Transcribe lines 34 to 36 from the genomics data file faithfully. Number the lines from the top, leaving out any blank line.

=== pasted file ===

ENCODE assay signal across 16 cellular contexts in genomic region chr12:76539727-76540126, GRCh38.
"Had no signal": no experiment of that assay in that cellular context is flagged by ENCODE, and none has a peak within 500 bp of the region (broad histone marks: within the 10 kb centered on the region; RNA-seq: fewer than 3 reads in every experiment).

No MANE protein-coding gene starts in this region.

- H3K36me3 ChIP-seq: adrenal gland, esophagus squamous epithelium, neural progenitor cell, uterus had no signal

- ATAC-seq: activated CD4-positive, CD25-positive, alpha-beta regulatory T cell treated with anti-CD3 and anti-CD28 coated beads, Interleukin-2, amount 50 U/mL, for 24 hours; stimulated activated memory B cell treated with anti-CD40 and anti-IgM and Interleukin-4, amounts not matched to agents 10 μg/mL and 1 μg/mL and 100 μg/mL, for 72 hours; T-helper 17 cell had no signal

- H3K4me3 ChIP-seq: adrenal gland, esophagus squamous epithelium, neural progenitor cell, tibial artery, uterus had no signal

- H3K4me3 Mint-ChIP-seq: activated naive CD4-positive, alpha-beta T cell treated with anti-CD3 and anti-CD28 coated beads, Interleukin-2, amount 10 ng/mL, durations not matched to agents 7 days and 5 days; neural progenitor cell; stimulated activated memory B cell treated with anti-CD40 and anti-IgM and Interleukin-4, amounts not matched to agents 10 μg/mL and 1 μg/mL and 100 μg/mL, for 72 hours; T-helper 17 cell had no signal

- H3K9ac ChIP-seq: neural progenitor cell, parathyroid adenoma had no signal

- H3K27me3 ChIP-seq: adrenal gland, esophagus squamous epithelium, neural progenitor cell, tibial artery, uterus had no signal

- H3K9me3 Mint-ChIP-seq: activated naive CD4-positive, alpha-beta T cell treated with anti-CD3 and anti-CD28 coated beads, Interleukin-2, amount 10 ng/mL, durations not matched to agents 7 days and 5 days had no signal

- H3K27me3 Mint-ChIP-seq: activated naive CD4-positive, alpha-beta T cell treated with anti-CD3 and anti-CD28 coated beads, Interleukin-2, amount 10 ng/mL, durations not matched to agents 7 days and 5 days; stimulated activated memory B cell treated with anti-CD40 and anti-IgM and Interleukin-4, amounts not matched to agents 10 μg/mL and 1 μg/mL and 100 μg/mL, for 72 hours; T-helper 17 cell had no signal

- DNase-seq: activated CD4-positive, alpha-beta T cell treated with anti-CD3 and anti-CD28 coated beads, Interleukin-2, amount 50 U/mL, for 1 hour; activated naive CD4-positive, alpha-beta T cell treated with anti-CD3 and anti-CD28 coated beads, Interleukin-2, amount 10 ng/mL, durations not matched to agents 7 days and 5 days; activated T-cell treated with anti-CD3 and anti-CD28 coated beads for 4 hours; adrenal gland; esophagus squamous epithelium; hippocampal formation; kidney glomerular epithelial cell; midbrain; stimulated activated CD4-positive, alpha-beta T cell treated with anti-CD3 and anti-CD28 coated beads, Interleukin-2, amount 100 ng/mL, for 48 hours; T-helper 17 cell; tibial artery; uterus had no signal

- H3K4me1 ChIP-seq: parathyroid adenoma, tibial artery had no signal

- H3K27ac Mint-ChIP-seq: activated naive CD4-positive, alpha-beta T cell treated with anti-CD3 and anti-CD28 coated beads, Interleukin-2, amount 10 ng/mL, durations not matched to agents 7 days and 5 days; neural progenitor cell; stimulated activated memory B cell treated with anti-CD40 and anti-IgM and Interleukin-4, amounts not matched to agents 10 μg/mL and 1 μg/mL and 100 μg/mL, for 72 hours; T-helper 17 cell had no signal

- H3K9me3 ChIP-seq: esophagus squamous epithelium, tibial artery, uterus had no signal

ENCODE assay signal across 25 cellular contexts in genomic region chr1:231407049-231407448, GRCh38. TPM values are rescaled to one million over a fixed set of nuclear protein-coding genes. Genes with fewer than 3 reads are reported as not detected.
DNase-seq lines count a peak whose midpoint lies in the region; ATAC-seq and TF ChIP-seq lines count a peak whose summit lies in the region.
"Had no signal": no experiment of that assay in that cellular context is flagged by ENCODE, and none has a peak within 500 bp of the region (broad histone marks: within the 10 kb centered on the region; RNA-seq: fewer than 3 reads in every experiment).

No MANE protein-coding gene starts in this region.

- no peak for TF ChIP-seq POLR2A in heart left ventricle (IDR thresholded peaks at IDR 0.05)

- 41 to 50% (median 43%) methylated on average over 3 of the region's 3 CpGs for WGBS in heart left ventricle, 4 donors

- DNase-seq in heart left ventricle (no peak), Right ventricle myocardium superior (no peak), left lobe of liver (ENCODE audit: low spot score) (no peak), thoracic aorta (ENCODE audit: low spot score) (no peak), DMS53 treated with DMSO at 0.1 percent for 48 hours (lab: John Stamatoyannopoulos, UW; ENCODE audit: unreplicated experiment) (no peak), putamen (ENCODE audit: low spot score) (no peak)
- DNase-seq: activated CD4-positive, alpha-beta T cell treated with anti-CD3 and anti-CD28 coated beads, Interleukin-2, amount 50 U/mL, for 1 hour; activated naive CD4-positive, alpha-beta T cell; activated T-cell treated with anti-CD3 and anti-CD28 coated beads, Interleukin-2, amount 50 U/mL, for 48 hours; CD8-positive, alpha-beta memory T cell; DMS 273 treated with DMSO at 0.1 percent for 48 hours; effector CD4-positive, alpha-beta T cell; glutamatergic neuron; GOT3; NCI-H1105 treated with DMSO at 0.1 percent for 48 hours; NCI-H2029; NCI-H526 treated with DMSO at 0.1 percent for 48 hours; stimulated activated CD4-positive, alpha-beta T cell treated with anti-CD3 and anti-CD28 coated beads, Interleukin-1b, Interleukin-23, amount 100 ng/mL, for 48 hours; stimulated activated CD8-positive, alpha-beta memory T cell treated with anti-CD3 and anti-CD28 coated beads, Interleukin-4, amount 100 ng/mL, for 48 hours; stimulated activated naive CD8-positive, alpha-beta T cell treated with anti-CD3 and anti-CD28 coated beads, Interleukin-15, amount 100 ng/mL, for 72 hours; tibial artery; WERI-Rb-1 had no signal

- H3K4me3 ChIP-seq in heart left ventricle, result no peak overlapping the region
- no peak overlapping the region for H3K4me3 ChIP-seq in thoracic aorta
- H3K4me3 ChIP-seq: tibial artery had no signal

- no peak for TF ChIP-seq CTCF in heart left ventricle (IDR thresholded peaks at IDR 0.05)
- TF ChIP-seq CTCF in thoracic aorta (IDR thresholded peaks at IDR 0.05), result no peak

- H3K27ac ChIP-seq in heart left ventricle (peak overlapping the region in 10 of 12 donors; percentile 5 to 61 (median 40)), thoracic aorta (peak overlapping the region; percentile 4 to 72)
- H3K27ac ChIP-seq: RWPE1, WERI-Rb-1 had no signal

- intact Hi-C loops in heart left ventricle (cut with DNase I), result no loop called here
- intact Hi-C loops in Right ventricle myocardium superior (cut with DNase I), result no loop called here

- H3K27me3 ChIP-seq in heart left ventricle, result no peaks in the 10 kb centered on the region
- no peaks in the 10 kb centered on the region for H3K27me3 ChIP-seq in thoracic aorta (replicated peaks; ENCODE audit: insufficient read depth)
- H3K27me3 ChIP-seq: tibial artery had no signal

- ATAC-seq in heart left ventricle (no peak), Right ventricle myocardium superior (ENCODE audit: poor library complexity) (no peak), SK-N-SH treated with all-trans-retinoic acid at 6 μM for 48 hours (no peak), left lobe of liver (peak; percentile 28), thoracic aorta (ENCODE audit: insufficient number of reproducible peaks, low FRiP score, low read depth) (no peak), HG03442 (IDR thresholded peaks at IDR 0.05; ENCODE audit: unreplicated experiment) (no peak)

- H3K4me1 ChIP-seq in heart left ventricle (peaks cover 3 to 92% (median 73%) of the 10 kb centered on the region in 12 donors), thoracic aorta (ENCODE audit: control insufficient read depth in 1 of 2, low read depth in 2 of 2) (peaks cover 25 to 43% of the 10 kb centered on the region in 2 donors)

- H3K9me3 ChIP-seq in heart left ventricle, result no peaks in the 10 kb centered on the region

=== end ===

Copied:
- no peaks in the 10 kb centered on the region for H3K27me3 ChIP-seq in thoracic aorta (replicated peaks; ENCODE audit: insufficient read depth)
- H3K27me3 ChIP-seq: tibial artery had no signal

- ATAC-seq in heart left ventricle (no peak), Right ventricle myocardium superior (ENCODE audit: poor library complexity) (no peak), SK-N-SH treated with all-trans-retinoic acid at 6 μM for 48 hours (no peak), left lobe of liver (peak; percentile 28), thoracic aorta (ENCODE audit: insufficient number of reproducible peaks, low FRiP score, low read depth) (no peak), HG03442 (IDR thresholded peaks at IDR 0.05; ENCODE audit: unreplicated experiment) (no peak)